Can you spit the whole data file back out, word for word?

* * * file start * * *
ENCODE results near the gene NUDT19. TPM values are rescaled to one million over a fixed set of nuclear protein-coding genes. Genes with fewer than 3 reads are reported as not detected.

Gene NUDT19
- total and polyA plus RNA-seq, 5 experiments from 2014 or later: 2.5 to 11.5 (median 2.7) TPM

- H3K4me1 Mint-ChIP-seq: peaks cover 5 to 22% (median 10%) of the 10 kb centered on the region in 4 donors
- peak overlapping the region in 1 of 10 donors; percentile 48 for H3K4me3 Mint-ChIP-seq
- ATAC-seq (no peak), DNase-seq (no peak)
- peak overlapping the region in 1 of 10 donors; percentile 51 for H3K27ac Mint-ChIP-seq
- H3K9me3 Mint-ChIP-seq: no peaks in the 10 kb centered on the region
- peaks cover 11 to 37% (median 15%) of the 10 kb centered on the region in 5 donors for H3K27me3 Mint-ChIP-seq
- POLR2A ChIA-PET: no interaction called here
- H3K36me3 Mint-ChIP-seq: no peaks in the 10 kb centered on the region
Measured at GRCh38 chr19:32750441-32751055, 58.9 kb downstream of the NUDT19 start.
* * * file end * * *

ENCODE results near the gene NUDT19. TPM values are rescaled to one million over a fixed set of nuclear protein-coding genes. Genes with fewer than 3 reads are reported as not detected.

Gene NUDT19
- total and polyA plus RNA-seq, 5 experiments from 2014 or later: 2.5 to 11.5 (median 2.7) TPM

- H3K4me1 Mint-ChIP-seq: peaks cover 5 to 22% (median 10%) of the 10 kb centered on the region in 4 donors
- peak overlapping the region in 1 of 10 donors; percentile 48 for H3K4me3 Mint-ChIP-seq
- ATAC-seq (no peak), DNase-seq (no peak)
- peak overlapping the region in 1 of 10 donors; percentile 51 for H3K27ac Mint-ChIP-seq
- H3K9me3 Mint-ChIP-seq: no peaks in the 10 kb centered on the region
- peaks cover 11 to 37% (median 15%) of the 10 kb centered on the region in 5 donors for H3K27me3 Mint-ChIP-seq
- POLR2A ChIA-PET: no interaction called here
- H3K36me3 Mint-ChIP-seq: no peaks in the 10 kb centered on the region
Measured at GRCh38 chr19:32750441-32751055, 58.9 kb downstream of the NUDT19 start.